As soon as I entered the hotel, I knew I wanted to sketch the beautiful "Nazareno" vine that was blooming in the courtyard.  When sitting in the courtyard, the blooms would slowly fall around you...sometimes spinning like our familiar maple helicopters.  The space is truly lovely and it was always such a relief to walk in to such serenity after a long day of sight seeing.  It felt like coming home. 

Also while sitting on the loo, I noticed the play of light against the textured glass of the windows.  It is amazing the things one can see when we are still! 

In addition to the blooming vines, I also loved the potted plants in both the front and back courtyard.  This little succulent cascaded in such a fun way around the Mayan pot below.

The one sketch I didn't have time to do was a sketch of the markets.  When thinking back on it, of course I didn't have time, because when I am in the market I want to shop!  I LOVED shopping in the markets and taking in the sumptuous colors and textures.

Above is a photo of Clara who I met the first day and whom I returned to the last day to make a few souvenir purchases.  As if the whole market wasn't juicy enough, this particular market was set against the backdrop of ruins that had amazing carved columns.  The whole experience was delicious!

We also visited a store called "Nimpot" that was jam-packed with masks and wooden trinkets.  It is a shopper's paradise.

The sketch below didn't fit in any category so it is getting thrown in here.  He probably should have been in the second post next to the plaza fountain.  In any case, I just loved that the central plaza was swept each day with these giant brooms made of palm fronds.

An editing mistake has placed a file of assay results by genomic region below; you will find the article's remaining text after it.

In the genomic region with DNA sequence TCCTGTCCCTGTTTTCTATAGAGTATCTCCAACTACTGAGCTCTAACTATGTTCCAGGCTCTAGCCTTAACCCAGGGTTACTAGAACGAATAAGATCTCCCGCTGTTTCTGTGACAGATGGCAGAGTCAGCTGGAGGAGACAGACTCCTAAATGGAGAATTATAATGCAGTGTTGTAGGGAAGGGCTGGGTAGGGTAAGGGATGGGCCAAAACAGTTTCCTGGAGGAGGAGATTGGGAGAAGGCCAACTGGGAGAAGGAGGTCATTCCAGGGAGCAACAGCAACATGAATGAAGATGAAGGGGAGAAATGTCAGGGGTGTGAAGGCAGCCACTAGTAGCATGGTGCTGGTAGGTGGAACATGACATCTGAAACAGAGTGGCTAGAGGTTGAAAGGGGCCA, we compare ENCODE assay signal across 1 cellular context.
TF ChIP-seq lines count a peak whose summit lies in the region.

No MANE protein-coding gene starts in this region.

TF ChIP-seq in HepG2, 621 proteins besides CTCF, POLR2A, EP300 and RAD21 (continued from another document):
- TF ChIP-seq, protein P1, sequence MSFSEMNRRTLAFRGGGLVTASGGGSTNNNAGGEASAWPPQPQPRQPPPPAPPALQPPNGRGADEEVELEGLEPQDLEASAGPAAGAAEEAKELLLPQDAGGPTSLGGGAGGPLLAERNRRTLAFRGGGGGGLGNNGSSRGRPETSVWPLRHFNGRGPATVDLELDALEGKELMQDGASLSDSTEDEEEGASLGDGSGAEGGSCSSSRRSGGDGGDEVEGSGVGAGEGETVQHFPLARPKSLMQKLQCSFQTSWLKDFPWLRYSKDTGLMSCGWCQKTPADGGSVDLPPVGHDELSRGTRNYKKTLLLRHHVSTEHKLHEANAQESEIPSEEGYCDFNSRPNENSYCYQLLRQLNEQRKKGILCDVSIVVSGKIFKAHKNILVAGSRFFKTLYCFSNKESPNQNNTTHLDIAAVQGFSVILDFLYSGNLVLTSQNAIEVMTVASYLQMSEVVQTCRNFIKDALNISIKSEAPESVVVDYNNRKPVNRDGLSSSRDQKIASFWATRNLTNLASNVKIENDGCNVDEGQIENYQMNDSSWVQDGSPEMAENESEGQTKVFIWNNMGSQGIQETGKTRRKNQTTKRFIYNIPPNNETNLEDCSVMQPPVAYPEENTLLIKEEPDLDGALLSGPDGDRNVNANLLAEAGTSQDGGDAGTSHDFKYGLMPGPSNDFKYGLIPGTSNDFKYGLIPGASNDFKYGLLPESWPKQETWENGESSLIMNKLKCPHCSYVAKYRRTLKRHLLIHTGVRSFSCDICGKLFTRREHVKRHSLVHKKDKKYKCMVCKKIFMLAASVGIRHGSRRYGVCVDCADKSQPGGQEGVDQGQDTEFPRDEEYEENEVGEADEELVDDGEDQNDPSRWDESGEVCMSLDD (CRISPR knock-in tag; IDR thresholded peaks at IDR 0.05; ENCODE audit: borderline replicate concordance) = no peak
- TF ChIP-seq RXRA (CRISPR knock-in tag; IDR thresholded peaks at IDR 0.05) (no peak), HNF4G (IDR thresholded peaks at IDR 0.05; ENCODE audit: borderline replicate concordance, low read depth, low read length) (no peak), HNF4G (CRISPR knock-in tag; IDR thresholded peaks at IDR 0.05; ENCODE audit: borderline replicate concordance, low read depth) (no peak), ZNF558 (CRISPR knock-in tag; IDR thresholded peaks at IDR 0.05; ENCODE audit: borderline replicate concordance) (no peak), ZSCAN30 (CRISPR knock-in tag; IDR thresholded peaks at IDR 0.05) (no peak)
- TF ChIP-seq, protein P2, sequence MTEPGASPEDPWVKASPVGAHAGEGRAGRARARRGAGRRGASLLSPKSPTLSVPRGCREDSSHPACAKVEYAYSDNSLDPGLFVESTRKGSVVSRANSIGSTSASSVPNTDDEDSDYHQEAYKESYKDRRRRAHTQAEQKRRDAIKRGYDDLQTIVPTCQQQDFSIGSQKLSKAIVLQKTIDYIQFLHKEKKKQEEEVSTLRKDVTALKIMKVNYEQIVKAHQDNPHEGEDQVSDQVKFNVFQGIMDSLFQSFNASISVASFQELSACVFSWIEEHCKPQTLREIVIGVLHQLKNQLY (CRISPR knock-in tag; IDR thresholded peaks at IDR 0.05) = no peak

Being a colonial city, Antiguan buildings are set up to enclose their green spaces which means the buildings extend right up to the sidewalks.  One of my favorite things to do as I walked the streets was to try to look into the lush, enclosed courtyards.  If the doors were open, it was like dropping into paradise for a brief moment.  I was often treated to scenes of great beauty...of colorful flower gardens, fountains, and ornate, hanging lights.  But if the doors were closed I was equally just as happy to stop and admire the gorgeous old doors with their incredible ornaments.  I thought about doing a whole post on this alone but decided to end this post with a grouping of these photos.

Somehow it seems apropos for a city named "Antigua" to have doors that look like this.  The doors and the town seem as old as time with just a hint of magic.  I can imagine that if one closed ones's eyes, felt the nub of one of these ornaments and whispered just the right words, one could be transported to another time...or at least that time would stand still for a moment.  Whether the doors were open or closed, I fell under the spell of this ancient town.  And if fortune has it I hope to return one day and wander its enchanting, bougainvillea-lined streets and again visit the land where both volcano and I breathe. 

“Unusual doors often take you to ... unusual worlds!”

― Mehmet Murat

“I love doors. All of them, without exception. Doors lead to things and I’ve never met one I haven’t wanted to open. All the same, if that door hadn’t been so old and decorative, so decidedly closed, if a thread of light hadn’t positioned itself with such wretched temptation across its middle, highlighting the keyhole and its intriguing key, perhaps I might have stood a chance; remained twiddling my thumbs until Percy came to collect me. But it was and I didn’t; I maintain that I simply couldn’t. Sometimes, you can tell just by looking at a door there’s something interesting behind it."

― Kate Morton, The Distant Hours

“Four simple chambers. A thousand complicated doors.
One of them is yours.”

― Jill Alexander Essbaum

If you would like to read the other posts about this trip here are the links: